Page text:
Monthly Archives: July 2015

Morpheus In America 2015

I love the Matrix, part one that is, and while parts two and three didn’t quite measure up there are still some great moments in them. One scene that I love is Morpheus’ speech to Zion in the second movie. I always thought that speech could be used in today’s world for so many things and with race relations still playing such a prominent role in America today, especially between blacks and whites I thought how could that speech be altered to describe the African American experience today. I think I reimagined it pretty well.

Believe me when I say we have a difficult time ahead of us. But if we are to be prepared for it, we must first shed our fear of it. I stand here, before you now, truthfully unafraid. Why? Because I believe something you do not? No, I stand here without fear because I remember. I remember that I am here not because of the path that lies before me but because of the path that lies behind me. I remember that for 400 years we have endured slavery, racism and the denial of basic human rights. I remember that our names and heritage were ripped from us. I remember that our men were beaten our woman were raped and our children were taken from us and sold as property. I remember when we were finally freed from the bonds of slavery we were still denied education and the right to vote. I remember how we were held down by Jim Crow and terrorized by the Ku Klux Klan. I remember that even after a man of color rose to serve as our President, a man of extraordinary strength and intelligence, there are still those that look to demean our character, to challenge our intelligence, to hold us down. To if given the opportunity destroy us. But what I remember most is that after almost 400 years … We are still here! Creating breath taking masterpieces and inspiring others in literature, art and music. Producing life saving breakthroughs in science and medicine. Achieving great things each and every day and with each step we take forward we leave an indelible fingerprint on the very fabric of a country that once tore itself to pieces in a Civil War because half of it believed as it was said at the time that: the negro is not equal to the white man; that slavery, subordination to the superior race, is his natural and normal condition.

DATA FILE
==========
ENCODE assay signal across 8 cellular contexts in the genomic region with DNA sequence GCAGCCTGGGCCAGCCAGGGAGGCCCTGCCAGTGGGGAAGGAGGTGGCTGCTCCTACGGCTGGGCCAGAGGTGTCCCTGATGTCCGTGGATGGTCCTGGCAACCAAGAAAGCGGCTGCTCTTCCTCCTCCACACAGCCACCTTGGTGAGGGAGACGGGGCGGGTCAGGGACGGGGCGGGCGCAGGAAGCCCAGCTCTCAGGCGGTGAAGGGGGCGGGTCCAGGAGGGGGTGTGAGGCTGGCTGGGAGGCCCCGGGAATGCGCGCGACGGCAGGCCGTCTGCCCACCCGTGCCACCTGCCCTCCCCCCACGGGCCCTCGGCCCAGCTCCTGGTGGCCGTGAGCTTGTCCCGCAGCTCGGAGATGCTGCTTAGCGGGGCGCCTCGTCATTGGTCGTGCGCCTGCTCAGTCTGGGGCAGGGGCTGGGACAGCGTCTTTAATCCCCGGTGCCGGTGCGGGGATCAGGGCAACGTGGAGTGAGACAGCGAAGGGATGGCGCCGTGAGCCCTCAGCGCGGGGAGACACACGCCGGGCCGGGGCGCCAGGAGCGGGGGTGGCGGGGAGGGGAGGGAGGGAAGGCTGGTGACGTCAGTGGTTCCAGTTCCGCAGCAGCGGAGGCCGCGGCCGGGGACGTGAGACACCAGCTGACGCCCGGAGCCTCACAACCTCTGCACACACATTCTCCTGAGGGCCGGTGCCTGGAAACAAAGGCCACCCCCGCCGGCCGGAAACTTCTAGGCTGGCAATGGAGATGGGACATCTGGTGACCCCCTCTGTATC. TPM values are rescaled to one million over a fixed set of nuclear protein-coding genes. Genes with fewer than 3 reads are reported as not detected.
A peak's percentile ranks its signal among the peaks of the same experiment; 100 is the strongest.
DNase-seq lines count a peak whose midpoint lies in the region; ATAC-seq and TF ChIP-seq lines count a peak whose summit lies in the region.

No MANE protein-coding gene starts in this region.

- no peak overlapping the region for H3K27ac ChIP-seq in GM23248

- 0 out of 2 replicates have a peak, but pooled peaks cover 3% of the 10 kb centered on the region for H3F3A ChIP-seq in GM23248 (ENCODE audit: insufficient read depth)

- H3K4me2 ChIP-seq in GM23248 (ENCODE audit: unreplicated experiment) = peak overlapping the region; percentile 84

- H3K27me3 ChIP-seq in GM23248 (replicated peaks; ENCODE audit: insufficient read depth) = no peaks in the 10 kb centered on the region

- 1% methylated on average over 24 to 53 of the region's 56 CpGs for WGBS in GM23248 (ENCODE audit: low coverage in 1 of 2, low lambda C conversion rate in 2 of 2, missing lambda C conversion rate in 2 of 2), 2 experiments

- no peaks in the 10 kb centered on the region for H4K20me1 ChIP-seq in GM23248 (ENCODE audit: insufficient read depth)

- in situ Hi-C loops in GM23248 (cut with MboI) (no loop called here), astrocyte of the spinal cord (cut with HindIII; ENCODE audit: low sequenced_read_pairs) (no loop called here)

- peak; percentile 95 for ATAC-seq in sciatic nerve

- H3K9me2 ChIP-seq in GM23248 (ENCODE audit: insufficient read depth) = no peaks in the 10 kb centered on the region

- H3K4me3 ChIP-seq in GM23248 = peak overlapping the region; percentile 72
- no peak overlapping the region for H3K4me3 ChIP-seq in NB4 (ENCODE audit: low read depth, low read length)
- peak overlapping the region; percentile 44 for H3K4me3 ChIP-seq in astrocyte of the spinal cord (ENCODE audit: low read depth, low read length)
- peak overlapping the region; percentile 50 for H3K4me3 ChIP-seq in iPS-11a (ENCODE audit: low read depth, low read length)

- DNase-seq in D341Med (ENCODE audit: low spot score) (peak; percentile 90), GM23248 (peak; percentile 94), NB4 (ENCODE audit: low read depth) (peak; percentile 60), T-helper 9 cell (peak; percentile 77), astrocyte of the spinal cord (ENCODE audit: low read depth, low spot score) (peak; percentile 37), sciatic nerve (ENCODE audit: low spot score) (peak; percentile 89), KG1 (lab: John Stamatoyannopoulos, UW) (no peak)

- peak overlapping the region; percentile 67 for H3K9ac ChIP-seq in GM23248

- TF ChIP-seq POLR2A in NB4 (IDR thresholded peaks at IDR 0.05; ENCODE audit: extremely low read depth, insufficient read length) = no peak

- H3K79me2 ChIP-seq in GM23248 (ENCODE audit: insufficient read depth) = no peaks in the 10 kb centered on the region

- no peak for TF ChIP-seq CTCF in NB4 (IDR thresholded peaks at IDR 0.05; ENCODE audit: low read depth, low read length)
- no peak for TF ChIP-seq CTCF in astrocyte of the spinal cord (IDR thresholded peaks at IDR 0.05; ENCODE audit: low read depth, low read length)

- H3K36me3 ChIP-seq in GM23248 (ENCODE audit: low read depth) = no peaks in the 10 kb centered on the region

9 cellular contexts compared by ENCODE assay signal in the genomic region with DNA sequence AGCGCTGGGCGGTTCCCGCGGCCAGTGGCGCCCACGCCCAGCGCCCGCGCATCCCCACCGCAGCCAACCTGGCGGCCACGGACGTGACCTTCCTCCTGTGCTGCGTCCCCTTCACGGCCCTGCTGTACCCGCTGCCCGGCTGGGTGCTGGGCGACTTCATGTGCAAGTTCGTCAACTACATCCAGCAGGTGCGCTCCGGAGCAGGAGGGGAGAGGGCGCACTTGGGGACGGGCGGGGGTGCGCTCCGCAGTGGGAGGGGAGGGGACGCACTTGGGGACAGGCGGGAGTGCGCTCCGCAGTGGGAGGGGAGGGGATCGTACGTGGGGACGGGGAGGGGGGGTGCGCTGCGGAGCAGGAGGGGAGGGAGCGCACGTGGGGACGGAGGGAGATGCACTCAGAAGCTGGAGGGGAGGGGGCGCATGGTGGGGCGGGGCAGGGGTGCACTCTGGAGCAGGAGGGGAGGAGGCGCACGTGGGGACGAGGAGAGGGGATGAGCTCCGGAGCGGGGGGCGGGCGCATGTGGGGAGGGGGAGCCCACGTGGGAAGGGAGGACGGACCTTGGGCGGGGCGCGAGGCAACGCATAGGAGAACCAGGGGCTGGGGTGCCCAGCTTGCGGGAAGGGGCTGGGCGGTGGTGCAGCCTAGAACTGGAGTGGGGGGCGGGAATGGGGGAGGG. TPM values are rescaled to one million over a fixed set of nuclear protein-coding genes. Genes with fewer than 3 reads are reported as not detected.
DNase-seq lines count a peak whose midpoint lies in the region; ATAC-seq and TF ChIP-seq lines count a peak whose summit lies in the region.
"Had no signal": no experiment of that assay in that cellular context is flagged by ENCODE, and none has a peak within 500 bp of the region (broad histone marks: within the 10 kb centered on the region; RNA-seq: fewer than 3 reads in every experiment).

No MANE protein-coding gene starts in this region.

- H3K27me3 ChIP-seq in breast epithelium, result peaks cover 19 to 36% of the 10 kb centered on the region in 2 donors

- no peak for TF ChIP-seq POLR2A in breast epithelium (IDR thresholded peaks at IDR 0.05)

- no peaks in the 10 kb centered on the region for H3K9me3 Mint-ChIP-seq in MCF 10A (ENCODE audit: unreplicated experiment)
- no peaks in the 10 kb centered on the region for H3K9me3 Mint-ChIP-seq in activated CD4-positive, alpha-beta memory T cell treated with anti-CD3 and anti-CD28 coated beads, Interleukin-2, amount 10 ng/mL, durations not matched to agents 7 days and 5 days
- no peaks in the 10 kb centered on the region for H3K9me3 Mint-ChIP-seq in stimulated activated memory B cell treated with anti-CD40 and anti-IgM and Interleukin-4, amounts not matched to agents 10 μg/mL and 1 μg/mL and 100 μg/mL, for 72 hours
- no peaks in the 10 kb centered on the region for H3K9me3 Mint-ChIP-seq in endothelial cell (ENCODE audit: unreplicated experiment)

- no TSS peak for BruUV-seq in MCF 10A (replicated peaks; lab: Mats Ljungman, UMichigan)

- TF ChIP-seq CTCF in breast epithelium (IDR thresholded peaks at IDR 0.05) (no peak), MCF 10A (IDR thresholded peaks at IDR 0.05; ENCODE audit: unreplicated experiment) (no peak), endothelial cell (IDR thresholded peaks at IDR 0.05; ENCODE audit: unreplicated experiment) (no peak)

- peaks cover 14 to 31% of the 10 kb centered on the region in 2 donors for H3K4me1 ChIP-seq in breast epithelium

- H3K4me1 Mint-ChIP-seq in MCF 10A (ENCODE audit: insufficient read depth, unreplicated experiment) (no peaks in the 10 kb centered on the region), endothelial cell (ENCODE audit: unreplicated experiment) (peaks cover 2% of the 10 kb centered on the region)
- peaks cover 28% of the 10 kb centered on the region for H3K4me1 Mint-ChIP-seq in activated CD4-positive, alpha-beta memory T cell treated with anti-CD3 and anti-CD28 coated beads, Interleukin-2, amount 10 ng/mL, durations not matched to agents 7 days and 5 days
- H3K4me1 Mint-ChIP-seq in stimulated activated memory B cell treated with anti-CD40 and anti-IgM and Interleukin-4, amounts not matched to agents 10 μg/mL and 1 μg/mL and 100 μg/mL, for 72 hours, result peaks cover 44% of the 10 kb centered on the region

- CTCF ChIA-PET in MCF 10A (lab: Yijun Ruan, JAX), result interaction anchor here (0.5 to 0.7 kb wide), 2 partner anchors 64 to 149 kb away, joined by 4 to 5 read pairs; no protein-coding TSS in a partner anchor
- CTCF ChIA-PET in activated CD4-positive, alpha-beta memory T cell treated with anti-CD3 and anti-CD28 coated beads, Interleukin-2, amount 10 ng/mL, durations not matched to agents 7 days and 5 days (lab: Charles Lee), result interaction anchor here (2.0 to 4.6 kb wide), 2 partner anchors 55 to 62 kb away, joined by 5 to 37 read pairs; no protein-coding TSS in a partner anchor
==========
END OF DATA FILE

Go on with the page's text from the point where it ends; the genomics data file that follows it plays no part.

Yes I remember that through it all we are still here and we are not only surviving we are thriving. Yet despite our accomplishments our journey is far from complete and as I said we have a difficult time ahead of us. For each of our achievements only produce fear among those among us who still preach hate, who look to divide, those who do not believe in the brotherhood of all but rather hold onto the old ways of subjugation and bondage.

So today let us send a message to those who still cling to the past, those who still preach hatred, those who still wish to divide this great nation not on the content of our character but on the the color of our skin. Today let us shake this country, let us tremble these amber waves of grain and purple mountain majesties from sea to shining sea. Today let us make them remember, this is America where we hold these truths to be self-evident, that all men and all women regardless of color are created equal, that they are endowed by their Creator with certain unalienable Rights, that among these are Life, Liberty, and the Pursuit of happiness.

WE ARE STILL HERE.